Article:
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This is a proposal that surfaced a couple of years ago and there has been no further mention of it until now. They were planning on an overpass rather that a depressed corridor before and the community was concerned. It seems that the plans on this corridor and the Georgetown assume that there is no possible way to put a road at grade and depress a rail corridor where there is currently rail at grade and a road underpass. It seems obvious to me that you could either close the road temporarily with detours or create a temporary level crossing at or below grade during construction but it seems beyond the creative abilities of the people working on these things. If you suggest a depressed corridor under Dupont in the Davenport Grade Separation project they will probably draw a whacked out proposal where the rail corridor passes under the existing Dupont underpass which is obviously prohibitively expensive being so deep underground.

I also heard from someone in my neighbourhood that this whole idea was brought up a few years ago. Do you know if there's any documentation online anywhere about it?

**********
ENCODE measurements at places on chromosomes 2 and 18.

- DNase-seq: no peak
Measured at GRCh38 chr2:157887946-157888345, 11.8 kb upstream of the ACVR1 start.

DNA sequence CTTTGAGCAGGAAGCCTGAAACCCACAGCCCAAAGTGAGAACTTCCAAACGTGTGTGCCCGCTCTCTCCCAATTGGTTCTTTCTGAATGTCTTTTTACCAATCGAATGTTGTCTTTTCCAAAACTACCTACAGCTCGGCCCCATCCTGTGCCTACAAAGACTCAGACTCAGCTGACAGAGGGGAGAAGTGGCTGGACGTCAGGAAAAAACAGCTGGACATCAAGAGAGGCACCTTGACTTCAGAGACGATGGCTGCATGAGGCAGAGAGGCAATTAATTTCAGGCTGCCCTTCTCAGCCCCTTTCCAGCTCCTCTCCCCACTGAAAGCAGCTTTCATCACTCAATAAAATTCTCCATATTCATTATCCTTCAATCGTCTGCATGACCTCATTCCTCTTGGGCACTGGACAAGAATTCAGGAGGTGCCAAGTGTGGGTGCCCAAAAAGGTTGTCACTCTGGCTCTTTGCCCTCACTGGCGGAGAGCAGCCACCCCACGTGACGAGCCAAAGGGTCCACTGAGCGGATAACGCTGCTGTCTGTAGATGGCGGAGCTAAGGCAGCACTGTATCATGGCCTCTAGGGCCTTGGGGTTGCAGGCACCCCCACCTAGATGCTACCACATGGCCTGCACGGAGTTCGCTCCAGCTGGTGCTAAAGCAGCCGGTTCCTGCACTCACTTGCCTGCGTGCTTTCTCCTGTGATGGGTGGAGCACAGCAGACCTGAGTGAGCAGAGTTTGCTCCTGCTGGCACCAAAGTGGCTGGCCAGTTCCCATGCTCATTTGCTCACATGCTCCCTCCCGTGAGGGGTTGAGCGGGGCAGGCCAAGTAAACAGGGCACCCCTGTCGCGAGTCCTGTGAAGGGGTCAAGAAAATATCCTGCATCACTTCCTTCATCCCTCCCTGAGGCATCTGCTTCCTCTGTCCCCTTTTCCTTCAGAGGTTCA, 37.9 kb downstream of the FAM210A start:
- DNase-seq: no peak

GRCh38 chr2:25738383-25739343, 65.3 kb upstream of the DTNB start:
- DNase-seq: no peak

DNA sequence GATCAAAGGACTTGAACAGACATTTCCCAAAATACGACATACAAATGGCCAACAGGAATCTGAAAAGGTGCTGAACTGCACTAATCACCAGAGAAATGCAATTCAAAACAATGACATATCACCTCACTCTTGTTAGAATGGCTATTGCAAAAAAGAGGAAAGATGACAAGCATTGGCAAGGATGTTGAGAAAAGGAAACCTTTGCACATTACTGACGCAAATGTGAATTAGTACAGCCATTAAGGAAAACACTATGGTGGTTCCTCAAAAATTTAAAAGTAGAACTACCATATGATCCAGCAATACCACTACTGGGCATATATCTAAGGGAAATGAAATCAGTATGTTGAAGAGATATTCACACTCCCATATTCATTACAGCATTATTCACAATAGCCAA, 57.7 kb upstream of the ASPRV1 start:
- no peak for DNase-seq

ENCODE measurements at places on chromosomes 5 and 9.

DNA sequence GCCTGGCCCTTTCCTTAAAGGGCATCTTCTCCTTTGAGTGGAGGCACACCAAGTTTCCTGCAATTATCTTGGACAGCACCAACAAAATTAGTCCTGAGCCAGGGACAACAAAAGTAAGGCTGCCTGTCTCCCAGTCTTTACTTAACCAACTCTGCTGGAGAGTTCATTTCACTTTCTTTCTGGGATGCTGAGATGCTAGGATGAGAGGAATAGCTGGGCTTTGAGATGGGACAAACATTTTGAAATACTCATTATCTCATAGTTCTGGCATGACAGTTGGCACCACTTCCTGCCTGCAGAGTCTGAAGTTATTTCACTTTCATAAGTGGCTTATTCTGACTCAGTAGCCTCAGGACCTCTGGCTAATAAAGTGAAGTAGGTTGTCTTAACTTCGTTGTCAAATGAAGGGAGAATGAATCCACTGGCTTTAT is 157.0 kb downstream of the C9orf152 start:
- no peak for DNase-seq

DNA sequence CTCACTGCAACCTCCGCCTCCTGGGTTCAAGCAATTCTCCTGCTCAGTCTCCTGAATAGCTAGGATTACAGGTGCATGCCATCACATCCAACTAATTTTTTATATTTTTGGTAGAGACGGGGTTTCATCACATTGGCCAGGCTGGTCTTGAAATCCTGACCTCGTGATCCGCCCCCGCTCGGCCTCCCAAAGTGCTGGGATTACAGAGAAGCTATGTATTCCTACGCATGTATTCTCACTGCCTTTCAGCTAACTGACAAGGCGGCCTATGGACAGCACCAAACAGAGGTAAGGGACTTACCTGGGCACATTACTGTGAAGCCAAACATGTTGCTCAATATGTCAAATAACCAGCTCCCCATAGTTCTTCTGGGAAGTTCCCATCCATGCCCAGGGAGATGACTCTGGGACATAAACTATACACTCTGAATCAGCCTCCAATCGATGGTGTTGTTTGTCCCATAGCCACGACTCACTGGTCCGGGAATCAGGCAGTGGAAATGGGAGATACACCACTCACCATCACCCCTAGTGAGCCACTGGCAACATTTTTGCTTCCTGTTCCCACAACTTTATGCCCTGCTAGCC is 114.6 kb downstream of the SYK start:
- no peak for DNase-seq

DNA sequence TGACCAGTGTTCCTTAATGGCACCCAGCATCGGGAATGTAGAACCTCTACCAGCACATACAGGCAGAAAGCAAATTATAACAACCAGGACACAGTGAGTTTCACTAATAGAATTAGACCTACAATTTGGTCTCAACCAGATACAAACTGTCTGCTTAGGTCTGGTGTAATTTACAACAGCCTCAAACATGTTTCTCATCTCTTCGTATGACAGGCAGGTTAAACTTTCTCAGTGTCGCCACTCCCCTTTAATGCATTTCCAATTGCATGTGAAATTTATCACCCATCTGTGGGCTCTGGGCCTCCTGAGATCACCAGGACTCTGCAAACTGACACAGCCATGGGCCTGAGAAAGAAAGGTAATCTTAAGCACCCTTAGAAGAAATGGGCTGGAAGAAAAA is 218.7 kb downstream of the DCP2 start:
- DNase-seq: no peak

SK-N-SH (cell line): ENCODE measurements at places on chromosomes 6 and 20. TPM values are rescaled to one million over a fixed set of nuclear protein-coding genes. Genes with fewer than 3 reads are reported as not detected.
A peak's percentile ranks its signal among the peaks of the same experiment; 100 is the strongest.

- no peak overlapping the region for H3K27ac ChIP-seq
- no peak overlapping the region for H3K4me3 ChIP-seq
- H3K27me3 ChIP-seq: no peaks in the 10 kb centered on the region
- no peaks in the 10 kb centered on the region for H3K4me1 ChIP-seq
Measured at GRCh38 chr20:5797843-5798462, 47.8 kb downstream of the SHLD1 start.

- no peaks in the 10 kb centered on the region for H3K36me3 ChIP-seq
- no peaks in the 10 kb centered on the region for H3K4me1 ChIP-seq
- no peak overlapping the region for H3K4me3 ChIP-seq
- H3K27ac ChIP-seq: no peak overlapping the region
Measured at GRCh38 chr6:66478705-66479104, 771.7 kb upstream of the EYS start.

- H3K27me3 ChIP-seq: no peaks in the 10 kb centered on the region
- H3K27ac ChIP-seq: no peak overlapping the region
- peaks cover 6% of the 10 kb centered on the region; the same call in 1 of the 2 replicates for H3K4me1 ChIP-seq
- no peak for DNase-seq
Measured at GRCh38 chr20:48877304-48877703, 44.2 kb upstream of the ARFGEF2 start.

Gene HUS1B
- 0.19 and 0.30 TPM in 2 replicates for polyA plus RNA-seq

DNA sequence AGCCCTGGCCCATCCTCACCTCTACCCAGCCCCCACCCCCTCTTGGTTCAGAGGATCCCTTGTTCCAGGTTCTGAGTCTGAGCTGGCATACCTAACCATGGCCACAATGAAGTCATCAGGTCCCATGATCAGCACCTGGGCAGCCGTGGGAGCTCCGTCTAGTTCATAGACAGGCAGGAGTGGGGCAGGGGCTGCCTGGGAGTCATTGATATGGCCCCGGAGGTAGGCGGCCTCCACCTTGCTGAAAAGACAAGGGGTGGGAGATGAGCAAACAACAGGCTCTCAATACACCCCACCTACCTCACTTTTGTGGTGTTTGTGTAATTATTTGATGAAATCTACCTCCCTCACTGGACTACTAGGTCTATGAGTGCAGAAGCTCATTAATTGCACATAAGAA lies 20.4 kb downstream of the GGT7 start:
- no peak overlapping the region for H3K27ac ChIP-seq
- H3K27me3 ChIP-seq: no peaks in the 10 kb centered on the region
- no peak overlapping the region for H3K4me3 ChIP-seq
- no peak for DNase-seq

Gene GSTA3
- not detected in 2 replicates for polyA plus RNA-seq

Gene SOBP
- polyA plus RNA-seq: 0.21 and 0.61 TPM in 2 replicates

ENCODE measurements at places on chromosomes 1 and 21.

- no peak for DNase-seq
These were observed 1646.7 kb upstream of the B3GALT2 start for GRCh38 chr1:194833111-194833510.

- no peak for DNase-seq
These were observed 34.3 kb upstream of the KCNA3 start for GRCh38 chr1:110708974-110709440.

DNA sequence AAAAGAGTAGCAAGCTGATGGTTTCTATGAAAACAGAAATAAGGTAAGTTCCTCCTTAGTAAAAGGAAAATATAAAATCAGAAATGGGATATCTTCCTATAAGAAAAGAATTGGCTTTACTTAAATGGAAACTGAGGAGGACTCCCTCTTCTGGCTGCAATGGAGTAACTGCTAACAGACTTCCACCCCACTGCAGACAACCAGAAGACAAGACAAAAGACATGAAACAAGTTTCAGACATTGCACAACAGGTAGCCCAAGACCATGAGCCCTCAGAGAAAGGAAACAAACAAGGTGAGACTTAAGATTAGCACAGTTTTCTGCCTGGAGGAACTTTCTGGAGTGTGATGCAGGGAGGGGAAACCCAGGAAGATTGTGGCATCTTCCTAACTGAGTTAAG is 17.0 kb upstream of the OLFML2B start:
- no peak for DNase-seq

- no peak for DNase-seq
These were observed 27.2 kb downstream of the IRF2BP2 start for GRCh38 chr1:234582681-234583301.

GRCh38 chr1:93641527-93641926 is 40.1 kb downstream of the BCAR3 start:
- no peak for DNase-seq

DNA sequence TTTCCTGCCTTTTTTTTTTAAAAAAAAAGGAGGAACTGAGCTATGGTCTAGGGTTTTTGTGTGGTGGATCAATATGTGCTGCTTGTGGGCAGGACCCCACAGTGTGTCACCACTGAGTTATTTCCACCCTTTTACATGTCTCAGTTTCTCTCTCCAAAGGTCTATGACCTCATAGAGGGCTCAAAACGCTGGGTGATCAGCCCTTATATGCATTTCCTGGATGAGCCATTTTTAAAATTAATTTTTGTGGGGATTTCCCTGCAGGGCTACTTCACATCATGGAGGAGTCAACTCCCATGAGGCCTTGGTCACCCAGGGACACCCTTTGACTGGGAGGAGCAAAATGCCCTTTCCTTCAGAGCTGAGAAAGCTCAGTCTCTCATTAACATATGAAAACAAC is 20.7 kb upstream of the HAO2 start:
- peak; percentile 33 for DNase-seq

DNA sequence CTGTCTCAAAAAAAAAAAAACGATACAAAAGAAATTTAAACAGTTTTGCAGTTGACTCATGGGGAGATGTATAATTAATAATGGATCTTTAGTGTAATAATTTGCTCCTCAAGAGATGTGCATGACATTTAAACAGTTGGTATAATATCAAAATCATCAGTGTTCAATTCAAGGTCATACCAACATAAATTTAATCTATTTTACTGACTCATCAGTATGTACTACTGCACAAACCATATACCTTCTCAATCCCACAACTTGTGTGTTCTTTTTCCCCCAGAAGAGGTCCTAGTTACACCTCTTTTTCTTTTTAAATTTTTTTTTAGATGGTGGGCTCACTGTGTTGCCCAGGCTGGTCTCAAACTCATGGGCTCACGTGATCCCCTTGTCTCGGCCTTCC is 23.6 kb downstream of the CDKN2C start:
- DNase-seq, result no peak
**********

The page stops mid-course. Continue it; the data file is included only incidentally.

Prometheus The Supremo

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that's a pretty tight area to work within. it will be surprising to see what kind of solution they will come up with to create the flying junction.
 

vic

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Email from Adam Giambrone

Adam Giambrone (he’s one of the local councillors in this case) sent the following email last night.

From: Councillor Giambrone
Date : Fri, Apr 17, 2009 at 7:10 PM
Subject: GO Transit Davenport Diamond EA Grade Separation Open House

Dear Resident,

Yesterday I met with GO Transit about their proposal for their Davenport Diamond Rail to Rail Grade Separation Project. They provided me with the attached image of the Snider rail to rail grade separation as an example of the kind of major structure they are proposing to run through our community.

I also was told that they had only advertised their upcoming open house, being held on Wednesday, April 22nd, in local newspapers. They have not sent a single flyer into our community to alert people to the major infrastructure they are proposing to build. This is clearly not good enough, so I have undertaken to have flyers delivered door to door over the next few days to the area bounded by Bloor, Dupont, Symington and Lansdowne to alert people to the upcoming open house. I have attached a copy of the GO Transit flyer for those who do not have it already.